Wayne Parslow, UK general manager at MedeAnalytics, reveals how patients have a thirst to be engaged in their health and wellbeing, and how data is the secret to improving outcomes in the future
There is no way to stop it, patients have a thirst to be engaged and will drive the health service to use their data for good, regardless of what policymakers do or say, writes Wayne Parslow, UK general manager at MedeAnalytics.
Michael Seres is a long-term condition patient with a difference - one the NHS can learn a lot from.
At 12 years old he was diagnosed Crohn’s disease, an incurable bowel condition that has since led him to have 20 major operations, an inability to eat or drink and intestinal failure, before he eventually became the 11th person in the country to undergo a bowel transplant, something that carried a 50% survival rate.
He is now in his forties, but from the moment he was diagnosed the key to his remarkable journey was engagement.
As a teenager, he was encouraged by his specialist to take some responsibility for his own health. With only five people having survived bowel transplant procedures in the UK, the decision was not taken lightly.
During his time in hospital Michael started a blog which, he found, soon became read by his medical team, helping them to grasp if he really understood what was happening to him and the decisions that needed to be made.
As much as there is a great deal of talk and discussion about engagement, is this really happening everywhere? The answer is almost certainly ‘no’
Wanting to leave hospital, Michael asked for his test results to be sent to him by text message. He then asked for his doctors to tweet results to him – something they had never done before. By some mistake, a secure direct message wasn’t used, with the result that four other surgeons around the world started to pose suggestions and ideas about his results, further contributing to his care.
Eventually Michael wanted to avoid the 90-minute journey for his weekly appointment and asked his transplant team to engage him through Skype. They refused. But a surgeon made the Skype call from his home. Five months later the entire hospital embedded Skype in their working practices as a way of engaging with patients.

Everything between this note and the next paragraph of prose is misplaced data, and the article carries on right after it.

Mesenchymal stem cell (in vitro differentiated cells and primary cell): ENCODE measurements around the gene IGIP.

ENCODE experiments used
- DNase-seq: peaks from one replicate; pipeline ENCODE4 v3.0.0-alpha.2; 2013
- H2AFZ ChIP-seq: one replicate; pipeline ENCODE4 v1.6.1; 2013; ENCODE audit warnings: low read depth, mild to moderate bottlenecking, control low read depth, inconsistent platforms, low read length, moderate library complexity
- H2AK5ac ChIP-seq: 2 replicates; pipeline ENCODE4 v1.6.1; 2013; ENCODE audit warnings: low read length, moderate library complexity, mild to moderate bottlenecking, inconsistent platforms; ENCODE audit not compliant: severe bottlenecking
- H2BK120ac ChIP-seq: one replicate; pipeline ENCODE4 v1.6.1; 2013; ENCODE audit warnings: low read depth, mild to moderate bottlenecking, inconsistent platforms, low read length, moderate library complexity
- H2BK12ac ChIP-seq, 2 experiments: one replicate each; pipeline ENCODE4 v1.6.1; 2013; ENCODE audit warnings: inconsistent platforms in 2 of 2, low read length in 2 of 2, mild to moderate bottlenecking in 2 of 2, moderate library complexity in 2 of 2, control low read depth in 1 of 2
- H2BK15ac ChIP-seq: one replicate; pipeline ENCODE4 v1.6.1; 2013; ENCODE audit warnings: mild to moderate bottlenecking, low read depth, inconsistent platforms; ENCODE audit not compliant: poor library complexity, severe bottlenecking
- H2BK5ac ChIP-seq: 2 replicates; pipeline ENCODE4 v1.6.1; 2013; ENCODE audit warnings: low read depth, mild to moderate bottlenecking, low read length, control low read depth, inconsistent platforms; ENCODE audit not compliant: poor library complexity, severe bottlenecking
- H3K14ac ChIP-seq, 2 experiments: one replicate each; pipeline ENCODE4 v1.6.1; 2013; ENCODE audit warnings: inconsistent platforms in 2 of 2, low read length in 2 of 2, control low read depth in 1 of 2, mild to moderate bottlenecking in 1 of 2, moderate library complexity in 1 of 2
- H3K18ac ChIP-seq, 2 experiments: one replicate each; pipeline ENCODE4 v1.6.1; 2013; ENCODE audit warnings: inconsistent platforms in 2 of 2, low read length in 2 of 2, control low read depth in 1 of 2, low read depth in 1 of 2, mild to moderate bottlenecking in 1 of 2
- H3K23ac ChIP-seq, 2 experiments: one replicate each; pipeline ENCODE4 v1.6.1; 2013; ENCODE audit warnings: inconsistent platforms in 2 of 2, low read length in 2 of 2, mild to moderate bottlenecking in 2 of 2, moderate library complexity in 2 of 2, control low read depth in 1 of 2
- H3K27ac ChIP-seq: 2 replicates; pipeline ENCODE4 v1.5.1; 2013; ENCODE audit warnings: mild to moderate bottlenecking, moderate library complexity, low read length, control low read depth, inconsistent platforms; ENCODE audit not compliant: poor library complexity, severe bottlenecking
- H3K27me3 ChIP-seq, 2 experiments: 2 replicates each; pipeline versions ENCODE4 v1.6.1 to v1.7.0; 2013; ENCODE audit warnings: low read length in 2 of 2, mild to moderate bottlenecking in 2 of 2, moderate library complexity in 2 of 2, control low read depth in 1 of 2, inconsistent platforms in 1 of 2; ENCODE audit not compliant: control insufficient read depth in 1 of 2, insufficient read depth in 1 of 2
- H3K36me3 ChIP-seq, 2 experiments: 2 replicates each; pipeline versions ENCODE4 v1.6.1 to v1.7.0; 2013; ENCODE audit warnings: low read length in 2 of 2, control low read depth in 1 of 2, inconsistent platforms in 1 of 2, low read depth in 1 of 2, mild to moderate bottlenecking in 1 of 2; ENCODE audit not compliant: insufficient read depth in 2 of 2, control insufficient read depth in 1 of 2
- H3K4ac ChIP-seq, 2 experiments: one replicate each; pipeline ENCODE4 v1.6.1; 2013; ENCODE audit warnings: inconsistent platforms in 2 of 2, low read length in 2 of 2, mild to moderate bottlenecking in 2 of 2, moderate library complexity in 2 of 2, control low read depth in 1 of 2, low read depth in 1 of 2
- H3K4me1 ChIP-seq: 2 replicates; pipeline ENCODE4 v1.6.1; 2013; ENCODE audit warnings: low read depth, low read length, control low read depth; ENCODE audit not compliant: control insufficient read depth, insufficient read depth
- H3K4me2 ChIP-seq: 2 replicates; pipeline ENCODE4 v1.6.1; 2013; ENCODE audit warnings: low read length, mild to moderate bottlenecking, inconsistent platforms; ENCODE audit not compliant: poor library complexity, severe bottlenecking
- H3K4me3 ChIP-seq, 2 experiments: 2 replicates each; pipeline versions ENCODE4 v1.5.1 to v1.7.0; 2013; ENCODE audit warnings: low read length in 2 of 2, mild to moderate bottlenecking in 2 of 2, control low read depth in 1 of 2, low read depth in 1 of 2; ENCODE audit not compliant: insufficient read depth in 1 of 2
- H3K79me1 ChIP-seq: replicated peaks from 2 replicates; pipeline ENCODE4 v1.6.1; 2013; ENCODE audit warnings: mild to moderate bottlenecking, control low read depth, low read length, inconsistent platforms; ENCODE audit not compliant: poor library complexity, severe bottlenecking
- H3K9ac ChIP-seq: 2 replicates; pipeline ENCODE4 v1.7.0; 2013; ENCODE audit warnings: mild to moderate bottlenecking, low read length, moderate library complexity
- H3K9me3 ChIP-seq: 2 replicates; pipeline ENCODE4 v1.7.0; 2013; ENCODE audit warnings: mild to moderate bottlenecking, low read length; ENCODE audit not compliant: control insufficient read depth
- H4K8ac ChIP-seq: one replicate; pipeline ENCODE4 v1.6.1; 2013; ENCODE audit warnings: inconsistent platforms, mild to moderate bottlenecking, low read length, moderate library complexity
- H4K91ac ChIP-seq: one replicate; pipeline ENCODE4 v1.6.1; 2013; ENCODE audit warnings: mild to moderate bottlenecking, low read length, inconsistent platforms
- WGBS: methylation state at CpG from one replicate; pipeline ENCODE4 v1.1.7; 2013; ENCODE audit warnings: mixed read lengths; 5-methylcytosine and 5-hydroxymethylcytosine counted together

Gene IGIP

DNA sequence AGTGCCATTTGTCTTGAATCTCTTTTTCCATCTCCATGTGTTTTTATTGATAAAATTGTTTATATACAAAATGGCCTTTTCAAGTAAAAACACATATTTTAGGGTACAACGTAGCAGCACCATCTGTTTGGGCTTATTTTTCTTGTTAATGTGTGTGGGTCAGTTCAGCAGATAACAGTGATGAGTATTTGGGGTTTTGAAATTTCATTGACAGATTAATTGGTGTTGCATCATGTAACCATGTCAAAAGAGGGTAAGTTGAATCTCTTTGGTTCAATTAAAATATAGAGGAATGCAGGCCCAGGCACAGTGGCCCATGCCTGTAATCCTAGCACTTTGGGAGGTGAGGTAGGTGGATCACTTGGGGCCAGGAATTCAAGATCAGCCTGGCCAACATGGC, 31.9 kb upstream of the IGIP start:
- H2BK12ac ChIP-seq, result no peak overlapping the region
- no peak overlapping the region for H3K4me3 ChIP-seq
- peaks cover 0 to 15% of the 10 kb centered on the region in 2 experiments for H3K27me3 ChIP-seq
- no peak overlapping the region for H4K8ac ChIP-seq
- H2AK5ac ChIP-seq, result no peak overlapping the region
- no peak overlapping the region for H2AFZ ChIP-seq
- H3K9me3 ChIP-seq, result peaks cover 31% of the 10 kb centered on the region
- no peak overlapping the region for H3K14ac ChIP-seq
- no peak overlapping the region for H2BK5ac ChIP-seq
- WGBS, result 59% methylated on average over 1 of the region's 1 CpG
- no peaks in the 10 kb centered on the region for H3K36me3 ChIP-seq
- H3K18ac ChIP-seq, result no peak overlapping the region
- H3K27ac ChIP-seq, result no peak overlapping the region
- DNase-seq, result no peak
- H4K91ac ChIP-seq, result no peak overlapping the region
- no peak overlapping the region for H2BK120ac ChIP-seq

Michael is in many ways a remarkable patient, and without doubt a truly-inspirational person. He has encouraged the health service to share his information in new ways, so that he can be genuinely engaged in his care.
The point is that Michael is the driving force here.
After his initial engagement in his care at 12 years old, he has driven that engagement beyond the realms of what the health service believed it could offer. He shares a common aspiration with many patients – the need and want to have control over their own outcomes.
A democratisation of the health service, fuelled by information, is now starting to emerge. Yet, as much as there is a great deal of talk and discussion about engagement, is this really happening everywhere? The answer is almost certainly ‘no’. But there are means by which we can ,and must, make this happen.
Lord Victor Adebowale, the chief executive of Turning Point and a man who is driving forward patients’ interests with a passion, set out some very important rules for patient engagement just weeks ago when he was addressing an audience at London Olympia.
Patients want to be kept well, they want to benefit from the predictive and preventative medicine of the future, and they want to know that they can make a difference to their care and live longer